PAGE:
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Jodi C.
Jodi C.
Survivor

Tracey E.
Tracey E.
Survivor

Reciprocal Empowerment
Reciprocal Empowerment
Healthcare Professional

Daily Inspiration
Daily Inspiration
Stroke Survivor

Sheila H.
Sheila H.
Survivor

Kurt B.

Kurt
Kurt

Survivor

On May 2, 2008 I had a stroke. At work I had a minor headache, but I did not think it was anything major. At the end of the day I went home and I started to get a little dizzy. I thought it was a heart attack. At that time I was going to call 911 at my home, but, since no one was at home, I decided to call a neighbor to call 911. When they took me to the hospital they found that I had a clot on my left hand side. At that time, I was not able to say anything. I had Aphasia. Aphasia is an acquired communication disorder that impairs a person's ability to process language, but does not affect intelligence. Aphasia impairs the ability to speak and understand others, and most people with aphasia experience difficulty reading and writing. Luckily, my only issue was my aphasia, and my impairment was noticeable. At the same time, my impairment was mild.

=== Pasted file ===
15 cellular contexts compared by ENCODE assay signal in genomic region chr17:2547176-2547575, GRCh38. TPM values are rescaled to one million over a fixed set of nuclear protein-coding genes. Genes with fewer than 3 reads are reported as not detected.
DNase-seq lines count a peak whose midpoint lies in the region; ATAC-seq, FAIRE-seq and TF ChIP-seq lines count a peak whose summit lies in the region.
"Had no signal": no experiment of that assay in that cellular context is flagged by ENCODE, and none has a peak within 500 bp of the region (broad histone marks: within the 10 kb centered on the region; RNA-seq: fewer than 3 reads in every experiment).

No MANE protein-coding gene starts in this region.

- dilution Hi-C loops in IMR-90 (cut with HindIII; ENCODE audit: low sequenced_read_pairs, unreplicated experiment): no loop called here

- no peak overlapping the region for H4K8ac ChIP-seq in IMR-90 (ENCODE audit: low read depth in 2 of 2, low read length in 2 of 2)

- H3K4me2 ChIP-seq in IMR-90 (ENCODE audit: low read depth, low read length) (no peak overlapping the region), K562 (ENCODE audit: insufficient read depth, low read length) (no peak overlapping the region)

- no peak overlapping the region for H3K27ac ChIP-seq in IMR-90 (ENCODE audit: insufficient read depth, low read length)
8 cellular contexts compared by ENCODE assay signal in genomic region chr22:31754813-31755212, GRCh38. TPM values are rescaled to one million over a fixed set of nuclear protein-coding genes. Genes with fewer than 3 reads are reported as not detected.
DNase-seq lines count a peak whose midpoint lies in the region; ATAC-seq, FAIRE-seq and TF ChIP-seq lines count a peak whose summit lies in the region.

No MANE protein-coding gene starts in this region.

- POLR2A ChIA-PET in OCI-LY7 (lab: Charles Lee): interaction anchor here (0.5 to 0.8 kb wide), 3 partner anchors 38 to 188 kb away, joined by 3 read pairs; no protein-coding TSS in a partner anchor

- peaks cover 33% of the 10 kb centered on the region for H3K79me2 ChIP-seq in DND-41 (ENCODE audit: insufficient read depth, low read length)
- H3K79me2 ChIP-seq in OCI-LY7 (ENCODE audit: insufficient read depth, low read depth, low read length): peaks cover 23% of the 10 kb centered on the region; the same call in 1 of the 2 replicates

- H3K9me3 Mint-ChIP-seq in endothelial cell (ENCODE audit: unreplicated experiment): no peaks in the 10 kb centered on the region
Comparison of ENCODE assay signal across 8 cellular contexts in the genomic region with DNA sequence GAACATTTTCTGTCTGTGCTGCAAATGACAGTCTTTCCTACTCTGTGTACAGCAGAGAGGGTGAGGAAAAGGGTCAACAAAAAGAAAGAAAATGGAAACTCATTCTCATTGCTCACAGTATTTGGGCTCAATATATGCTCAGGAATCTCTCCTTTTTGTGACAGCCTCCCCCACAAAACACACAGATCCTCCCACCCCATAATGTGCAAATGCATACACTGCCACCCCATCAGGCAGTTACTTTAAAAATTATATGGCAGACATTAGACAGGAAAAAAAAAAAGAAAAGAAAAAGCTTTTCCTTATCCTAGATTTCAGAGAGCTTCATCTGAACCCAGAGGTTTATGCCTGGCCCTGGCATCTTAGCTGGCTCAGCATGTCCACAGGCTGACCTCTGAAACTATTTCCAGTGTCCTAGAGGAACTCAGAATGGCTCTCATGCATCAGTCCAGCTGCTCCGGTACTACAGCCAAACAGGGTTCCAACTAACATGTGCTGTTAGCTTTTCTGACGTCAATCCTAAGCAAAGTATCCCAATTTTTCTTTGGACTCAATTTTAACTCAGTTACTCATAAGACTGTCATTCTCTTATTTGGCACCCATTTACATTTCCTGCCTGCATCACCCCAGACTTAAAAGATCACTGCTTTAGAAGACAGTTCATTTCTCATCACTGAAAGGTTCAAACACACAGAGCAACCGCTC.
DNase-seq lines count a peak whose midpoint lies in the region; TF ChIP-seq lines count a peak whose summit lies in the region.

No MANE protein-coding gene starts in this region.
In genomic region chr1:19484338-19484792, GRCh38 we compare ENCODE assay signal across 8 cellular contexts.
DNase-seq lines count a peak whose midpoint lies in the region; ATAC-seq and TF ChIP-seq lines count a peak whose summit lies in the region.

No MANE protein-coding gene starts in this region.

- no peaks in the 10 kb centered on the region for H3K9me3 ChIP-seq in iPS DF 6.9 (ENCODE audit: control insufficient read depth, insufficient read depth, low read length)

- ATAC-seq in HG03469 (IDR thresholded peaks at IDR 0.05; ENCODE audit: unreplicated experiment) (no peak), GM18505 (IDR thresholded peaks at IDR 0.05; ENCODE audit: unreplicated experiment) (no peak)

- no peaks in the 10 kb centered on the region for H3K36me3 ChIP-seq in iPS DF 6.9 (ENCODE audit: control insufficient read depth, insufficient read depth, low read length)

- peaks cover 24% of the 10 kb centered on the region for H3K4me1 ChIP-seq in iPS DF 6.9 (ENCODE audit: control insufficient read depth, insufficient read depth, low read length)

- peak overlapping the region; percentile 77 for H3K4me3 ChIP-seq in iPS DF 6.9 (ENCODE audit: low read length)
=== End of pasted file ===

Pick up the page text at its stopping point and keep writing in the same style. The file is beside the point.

After three months I was able to work, but still was not working 100%. Slowly, I started working 50% to 75% and after six months I was working 100%. Now, it has been more than two years, and despite the rehab folks and some doctors, my aphasia is getting better and better. People need to know that aphasia is not like a cold, and it does not get better in a few weeks. For Aphasia it takes a few years! ...But it does get better over time!

» Learn more about Aphasia

 

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Display of the Faces of Stroke stories does not imply National Stroke Association's endorsement of any product, treatment, service or entity. National Stroke Association strongly recommends that people ask a healthcare professional about diagnosis and treatment questions before using any product, treatment or service. The views expressed through the stories reflect those of the authors and do not reflect the opinion of National Stroke Association.

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Faces of Stroke

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